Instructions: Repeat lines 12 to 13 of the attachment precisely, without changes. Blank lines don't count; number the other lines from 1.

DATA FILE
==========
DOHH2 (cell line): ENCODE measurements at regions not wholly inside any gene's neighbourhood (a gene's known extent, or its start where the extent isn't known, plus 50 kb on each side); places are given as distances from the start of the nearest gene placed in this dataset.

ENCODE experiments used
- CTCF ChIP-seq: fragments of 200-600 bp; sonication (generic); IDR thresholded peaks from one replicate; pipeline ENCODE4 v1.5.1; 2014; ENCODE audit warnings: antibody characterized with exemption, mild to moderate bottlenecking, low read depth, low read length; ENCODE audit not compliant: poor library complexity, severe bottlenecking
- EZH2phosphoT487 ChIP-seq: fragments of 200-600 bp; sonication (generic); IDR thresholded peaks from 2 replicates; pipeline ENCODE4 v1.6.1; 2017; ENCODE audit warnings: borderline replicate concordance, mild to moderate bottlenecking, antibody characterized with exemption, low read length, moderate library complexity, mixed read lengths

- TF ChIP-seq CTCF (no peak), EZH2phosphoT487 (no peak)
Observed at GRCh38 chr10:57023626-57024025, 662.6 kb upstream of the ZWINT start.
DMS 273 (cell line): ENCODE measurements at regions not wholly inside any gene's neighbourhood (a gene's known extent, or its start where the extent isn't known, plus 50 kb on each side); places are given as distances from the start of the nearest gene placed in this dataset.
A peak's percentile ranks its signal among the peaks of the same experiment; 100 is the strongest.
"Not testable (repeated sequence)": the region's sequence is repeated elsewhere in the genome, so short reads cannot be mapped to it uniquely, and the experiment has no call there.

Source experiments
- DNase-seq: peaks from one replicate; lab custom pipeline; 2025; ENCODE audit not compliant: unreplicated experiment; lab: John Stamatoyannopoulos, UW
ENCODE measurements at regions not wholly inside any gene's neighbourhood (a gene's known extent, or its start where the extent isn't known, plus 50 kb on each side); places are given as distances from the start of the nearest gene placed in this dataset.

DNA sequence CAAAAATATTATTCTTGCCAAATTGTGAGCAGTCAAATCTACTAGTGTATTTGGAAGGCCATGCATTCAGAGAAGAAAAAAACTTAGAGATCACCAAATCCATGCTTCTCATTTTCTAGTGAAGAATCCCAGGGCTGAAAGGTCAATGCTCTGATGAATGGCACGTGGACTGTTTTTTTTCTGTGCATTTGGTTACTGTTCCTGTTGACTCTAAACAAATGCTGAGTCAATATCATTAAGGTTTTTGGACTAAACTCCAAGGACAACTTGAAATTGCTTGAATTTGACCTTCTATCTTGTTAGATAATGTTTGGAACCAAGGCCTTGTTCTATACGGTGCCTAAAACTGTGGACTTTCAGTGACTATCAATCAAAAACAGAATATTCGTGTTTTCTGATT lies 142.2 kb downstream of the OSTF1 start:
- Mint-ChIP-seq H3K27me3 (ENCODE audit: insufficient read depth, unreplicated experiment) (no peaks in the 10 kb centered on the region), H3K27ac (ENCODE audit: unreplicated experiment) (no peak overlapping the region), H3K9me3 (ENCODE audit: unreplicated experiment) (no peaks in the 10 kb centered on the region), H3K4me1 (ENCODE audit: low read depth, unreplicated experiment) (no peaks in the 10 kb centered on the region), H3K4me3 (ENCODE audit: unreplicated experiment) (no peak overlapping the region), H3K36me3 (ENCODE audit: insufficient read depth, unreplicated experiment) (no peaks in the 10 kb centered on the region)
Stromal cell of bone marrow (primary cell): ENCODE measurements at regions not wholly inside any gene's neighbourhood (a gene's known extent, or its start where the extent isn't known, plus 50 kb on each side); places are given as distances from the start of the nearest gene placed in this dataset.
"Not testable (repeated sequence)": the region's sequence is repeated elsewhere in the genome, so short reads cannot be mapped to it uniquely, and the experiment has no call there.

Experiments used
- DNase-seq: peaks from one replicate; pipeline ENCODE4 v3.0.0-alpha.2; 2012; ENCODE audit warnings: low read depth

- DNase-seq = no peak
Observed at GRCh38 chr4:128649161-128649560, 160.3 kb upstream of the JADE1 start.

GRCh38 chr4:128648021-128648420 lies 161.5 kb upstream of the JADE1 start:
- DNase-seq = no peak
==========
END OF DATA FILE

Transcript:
ENCODE measurements at regions not wholly inside any gene's neighbourhood (a gene's known extent, or its start where the extent isn't known, plus 50 kb on each side); places are given as distances from the start of the nearest gene placed in this dataset.

DNA sequence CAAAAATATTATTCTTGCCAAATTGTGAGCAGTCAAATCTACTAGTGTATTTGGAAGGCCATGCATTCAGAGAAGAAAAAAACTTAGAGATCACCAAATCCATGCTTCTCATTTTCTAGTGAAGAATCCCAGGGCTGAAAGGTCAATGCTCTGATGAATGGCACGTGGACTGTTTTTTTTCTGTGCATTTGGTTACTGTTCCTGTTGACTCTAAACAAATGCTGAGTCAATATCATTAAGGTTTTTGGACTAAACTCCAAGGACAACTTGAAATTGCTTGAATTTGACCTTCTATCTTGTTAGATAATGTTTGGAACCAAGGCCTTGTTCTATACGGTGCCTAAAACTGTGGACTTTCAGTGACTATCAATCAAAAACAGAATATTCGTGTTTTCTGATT lies 142.2 kb downstream of the OSTF1 start: